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Terry Dwyer

Terry Dwyer

Terry Dwyer

Emeritus Professor of Epidemiology, Nuffield Department of Women’s & Reproductive Health, University of Oxford

  • Oxford Martin Fellow, Oxford Martin School, University of Oxford
  • Professorial Fellow, Murdoch Children’s Research Institute, Melbourne
  • Honorary Professorial Fellow, Department of Pediatrics, University of Melbourne

Terry is a non-communicable disease epidemiologist with extensive experience in the conduct of cohort and case control studies. He was previously Director of the Murdoch Children’s Research Institute at the Royal Children’s Hospital, Melbourne, coordinating research projects including those on cancer, heart disease, multiple sclerosis, childhood asthma, and diabetes.

His work has focussed on infant and child health. His team's research on Sudden Infant Death Syndrome and sleeping position was recognised by the NHMRC, Australia, as one of the most important contributions to medical research by Australia in the 20th Century. Much of this work was conducted on the 11,000 infants enrolled in the Tasmanian Infant Health Survey (TIHS) between 1988 and 1995 and was supported by funds from both NH&MRC and NIH.

He is currently playing a leading role in two large global cohort collaborations. The first involves a collaboration of birth cohorts in more than ten countries to obtain prospective evidence on the causes of childhood cancer. Little prospective data on this association has previously been available. This consortium, the International Childhood Cancer Cohort Consortium (14C), seeks to assemble data on approximately 1 million mothers and babies who will be followed through childhood. It has been supported financially by NCI, and currently Terry is working on this from IARC.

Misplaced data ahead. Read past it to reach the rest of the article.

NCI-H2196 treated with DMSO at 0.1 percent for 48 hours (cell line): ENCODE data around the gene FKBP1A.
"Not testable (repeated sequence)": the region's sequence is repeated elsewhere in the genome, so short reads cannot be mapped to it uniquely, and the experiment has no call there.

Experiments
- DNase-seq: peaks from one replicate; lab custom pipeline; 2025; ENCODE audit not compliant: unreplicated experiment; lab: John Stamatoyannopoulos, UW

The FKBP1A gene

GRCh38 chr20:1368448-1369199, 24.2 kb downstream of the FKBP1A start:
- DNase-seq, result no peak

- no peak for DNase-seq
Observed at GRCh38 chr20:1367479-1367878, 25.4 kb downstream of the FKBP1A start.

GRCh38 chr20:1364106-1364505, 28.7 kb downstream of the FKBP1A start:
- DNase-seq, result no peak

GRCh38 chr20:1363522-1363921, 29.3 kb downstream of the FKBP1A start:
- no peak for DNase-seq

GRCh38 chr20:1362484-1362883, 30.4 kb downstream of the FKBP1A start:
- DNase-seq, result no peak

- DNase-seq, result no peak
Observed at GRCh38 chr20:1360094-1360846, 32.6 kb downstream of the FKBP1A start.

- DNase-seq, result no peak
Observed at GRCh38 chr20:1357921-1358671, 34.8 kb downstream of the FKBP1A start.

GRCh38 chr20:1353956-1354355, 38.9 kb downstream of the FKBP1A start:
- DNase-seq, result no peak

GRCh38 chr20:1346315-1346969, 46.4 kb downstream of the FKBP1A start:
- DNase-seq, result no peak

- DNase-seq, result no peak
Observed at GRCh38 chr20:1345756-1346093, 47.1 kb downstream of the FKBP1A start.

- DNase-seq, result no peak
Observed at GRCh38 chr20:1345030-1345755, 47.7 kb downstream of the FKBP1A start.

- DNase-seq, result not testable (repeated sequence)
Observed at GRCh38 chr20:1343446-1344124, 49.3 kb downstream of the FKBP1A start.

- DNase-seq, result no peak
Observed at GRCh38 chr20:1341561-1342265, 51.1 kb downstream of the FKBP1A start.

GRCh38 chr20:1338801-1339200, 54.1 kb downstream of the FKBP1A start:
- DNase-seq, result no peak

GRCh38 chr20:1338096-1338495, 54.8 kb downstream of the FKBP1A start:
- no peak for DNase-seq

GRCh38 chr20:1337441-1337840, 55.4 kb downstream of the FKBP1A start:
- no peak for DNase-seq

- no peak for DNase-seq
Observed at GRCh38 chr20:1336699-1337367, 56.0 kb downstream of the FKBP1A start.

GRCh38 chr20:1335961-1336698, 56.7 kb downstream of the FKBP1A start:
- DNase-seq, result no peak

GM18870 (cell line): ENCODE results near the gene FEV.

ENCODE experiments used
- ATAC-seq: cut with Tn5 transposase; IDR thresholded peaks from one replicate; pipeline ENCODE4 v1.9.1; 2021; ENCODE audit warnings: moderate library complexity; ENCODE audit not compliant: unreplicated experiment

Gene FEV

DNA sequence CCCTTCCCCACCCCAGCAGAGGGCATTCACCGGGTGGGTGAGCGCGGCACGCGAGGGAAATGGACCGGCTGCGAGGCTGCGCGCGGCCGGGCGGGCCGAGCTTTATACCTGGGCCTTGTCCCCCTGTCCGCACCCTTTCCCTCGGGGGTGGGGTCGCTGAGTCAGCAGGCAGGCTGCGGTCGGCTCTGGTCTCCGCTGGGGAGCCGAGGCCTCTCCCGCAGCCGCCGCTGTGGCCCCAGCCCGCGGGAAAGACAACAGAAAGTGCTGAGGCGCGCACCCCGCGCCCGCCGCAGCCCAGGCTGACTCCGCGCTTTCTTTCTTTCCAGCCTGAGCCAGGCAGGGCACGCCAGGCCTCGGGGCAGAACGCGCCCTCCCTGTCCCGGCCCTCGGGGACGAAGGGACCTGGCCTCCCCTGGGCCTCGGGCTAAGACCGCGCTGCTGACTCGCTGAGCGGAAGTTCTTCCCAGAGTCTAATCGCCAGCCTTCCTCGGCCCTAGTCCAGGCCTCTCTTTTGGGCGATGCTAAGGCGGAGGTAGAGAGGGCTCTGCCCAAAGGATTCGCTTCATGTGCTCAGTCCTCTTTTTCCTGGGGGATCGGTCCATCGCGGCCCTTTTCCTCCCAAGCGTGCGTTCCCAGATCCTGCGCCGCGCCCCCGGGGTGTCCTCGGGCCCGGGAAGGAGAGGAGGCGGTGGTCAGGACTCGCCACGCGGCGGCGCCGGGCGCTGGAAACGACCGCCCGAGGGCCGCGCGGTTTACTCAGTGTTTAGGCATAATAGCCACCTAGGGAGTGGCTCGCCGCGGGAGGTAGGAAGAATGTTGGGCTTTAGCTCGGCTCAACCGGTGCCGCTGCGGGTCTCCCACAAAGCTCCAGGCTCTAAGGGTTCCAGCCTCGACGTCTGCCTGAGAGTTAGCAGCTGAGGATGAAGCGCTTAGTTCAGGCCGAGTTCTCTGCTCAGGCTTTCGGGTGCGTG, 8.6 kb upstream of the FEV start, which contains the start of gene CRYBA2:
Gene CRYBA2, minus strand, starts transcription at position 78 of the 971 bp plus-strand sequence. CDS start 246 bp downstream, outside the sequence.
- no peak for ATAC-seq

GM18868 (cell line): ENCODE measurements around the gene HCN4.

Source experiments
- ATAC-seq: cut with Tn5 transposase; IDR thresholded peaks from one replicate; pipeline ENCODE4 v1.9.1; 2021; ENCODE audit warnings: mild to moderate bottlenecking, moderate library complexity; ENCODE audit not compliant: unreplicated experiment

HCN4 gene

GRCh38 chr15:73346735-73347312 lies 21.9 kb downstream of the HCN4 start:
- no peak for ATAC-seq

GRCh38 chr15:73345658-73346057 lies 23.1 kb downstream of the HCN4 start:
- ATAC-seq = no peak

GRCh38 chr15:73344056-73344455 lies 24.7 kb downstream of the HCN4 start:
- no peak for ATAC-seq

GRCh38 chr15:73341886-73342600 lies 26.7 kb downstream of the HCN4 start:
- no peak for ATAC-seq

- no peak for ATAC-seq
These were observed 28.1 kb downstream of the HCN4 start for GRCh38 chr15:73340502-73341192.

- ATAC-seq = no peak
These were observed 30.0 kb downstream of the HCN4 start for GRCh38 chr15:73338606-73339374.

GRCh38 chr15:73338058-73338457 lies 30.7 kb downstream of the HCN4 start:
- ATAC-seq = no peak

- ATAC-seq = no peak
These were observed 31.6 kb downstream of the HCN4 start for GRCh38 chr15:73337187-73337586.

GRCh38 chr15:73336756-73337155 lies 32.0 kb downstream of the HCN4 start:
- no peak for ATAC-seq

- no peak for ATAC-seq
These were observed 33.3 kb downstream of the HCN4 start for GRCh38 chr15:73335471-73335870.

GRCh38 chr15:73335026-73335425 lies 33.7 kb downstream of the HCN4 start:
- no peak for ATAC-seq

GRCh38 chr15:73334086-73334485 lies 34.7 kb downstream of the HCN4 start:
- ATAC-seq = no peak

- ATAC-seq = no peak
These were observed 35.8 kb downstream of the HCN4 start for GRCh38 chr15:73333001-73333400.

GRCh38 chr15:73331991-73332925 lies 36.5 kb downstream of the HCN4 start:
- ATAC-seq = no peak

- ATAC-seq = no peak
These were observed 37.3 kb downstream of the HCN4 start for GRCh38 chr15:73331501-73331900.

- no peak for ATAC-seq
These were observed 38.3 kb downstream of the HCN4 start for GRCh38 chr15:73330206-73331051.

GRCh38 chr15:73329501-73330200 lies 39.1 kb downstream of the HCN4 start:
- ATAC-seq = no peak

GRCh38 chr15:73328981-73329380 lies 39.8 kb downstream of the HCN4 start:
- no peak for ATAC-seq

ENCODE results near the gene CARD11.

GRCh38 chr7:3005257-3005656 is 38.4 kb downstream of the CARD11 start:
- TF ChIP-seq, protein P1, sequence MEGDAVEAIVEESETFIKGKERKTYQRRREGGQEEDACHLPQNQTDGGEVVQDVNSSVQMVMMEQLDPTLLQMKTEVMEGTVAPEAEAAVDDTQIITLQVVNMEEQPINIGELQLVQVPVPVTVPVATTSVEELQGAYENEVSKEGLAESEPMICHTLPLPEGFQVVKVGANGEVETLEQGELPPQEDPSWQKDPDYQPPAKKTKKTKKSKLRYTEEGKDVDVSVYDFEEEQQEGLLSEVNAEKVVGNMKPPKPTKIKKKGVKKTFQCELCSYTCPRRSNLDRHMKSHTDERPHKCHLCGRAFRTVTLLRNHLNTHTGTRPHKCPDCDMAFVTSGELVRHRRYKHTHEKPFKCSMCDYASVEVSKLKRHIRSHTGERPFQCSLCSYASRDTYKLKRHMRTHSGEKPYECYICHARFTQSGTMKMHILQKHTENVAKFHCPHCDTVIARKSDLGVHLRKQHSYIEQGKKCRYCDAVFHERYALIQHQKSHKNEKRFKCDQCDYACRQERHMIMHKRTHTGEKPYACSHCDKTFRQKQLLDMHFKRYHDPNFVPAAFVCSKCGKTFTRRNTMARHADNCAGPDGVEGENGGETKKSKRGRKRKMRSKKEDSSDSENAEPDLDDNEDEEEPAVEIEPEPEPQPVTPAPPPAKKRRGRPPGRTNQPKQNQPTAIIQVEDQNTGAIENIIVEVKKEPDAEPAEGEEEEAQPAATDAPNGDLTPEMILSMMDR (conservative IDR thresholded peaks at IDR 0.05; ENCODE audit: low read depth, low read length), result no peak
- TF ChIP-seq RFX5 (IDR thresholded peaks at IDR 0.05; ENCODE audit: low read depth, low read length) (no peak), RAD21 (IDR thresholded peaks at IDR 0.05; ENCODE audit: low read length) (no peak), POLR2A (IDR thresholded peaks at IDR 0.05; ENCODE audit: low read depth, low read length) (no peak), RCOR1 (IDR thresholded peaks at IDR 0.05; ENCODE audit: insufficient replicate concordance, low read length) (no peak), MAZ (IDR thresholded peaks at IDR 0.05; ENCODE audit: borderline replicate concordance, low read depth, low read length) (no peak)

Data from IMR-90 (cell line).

The second study is focused on following around 40,000 subjects who were first measured at school age and are now moving into their fourth and fifth decades. The CDAH study is one of six coborts in three countries contributing data to this consortium. This study seeks to estimate the separate effect of childhood physical and lifestyle characteristics on risk of major adult diseases such as type 2 diabetes and cardiovascular disease. There have been many publications on this including one in the New England Journal of Medicine in 2011.

In his work Terry has developed skills in the development of environmental and lifestyle measures, in genetic measures, and the analysis of gene-environment interactions, particularly in the setting of cohort studies, including those set in early life.